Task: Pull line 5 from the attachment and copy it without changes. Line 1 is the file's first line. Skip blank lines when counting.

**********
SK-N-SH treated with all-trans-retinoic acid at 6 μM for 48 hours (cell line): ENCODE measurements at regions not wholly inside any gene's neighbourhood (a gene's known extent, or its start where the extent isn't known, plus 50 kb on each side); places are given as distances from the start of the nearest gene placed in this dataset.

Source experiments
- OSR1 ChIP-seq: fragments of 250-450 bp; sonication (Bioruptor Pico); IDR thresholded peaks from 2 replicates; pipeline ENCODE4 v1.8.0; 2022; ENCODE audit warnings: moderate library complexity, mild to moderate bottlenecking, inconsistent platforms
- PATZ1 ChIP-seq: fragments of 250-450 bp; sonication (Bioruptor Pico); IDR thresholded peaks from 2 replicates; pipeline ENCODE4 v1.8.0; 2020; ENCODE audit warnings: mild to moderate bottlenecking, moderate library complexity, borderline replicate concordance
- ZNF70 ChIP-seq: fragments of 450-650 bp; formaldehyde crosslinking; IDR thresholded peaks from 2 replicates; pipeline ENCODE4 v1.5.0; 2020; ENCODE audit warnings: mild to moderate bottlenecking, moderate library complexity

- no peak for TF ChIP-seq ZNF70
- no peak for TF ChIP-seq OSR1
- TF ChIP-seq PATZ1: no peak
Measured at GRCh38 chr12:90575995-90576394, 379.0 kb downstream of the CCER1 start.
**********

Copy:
- ZNF70 ChIP-seq: fragments of 450-650 bp; formaldehyde crosslinking; IDR thresholded peaks from 2 replicates; pipeline ENCODE4 v1.5.0; 2020; ENCODE audit warnings: mild to moderate bottlenecking, moderate library complexity